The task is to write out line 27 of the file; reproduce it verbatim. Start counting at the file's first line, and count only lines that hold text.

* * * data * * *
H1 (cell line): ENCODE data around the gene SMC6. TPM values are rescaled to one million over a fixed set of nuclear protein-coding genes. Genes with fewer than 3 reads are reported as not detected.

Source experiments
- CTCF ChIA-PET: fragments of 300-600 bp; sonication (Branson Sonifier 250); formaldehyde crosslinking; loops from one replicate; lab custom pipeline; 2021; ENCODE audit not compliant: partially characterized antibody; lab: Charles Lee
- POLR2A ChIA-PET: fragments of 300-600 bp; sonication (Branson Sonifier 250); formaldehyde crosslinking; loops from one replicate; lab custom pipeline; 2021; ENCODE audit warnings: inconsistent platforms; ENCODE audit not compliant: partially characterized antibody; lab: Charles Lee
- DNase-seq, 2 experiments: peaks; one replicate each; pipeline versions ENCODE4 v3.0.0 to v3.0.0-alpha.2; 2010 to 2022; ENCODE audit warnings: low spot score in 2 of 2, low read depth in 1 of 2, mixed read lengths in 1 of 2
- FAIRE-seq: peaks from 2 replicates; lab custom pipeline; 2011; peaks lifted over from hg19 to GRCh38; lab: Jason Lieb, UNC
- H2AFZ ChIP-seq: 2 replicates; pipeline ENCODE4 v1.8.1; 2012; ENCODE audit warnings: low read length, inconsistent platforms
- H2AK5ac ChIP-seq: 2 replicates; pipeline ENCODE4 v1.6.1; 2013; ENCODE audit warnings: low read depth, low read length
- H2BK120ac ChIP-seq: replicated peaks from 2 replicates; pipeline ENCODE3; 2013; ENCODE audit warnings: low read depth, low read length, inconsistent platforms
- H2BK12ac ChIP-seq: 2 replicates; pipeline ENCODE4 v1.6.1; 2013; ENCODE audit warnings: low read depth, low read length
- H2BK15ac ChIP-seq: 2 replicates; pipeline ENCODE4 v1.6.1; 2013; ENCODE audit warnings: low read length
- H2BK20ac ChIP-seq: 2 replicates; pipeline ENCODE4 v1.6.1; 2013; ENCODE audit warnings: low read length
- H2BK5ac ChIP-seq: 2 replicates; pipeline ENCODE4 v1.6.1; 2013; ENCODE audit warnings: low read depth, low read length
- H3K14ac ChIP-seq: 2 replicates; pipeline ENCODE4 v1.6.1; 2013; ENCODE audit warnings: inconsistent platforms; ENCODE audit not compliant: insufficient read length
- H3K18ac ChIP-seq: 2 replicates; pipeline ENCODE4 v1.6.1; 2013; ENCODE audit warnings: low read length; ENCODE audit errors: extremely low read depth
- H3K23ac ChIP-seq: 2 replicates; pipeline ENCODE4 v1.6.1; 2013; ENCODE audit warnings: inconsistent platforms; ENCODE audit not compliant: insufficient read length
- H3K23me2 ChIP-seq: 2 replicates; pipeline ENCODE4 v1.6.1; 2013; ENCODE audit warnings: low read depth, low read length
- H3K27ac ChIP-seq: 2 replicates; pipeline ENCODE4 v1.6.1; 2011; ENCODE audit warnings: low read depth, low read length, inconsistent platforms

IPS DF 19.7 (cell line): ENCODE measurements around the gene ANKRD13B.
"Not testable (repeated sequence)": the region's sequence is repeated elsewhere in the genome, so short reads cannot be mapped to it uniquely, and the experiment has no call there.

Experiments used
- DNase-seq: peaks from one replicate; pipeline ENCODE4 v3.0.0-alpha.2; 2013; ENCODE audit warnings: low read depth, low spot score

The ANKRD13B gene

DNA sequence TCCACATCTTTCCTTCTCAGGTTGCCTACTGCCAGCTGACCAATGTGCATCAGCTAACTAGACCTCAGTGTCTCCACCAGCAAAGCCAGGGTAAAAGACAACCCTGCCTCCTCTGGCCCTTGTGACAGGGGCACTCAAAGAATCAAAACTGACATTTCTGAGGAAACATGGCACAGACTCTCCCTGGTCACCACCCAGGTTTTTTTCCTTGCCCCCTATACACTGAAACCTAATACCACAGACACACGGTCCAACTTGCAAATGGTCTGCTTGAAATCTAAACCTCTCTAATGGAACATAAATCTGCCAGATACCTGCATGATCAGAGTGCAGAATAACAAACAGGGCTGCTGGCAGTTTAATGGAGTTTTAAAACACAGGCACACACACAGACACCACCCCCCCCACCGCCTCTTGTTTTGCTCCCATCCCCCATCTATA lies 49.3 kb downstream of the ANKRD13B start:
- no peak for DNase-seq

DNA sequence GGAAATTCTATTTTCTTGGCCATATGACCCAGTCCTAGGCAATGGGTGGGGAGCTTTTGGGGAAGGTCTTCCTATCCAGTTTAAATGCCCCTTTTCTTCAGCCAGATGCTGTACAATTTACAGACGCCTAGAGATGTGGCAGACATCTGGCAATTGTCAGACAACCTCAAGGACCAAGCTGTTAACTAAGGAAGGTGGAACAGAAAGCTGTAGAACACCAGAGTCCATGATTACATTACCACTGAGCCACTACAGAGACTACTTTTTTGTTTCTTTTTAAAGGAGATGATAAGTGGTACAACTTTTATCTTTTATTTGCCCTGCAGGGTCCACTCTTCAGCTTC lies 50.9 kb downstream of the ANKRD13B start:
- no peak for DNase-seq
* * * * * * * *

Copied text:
- no peak for DNase-seq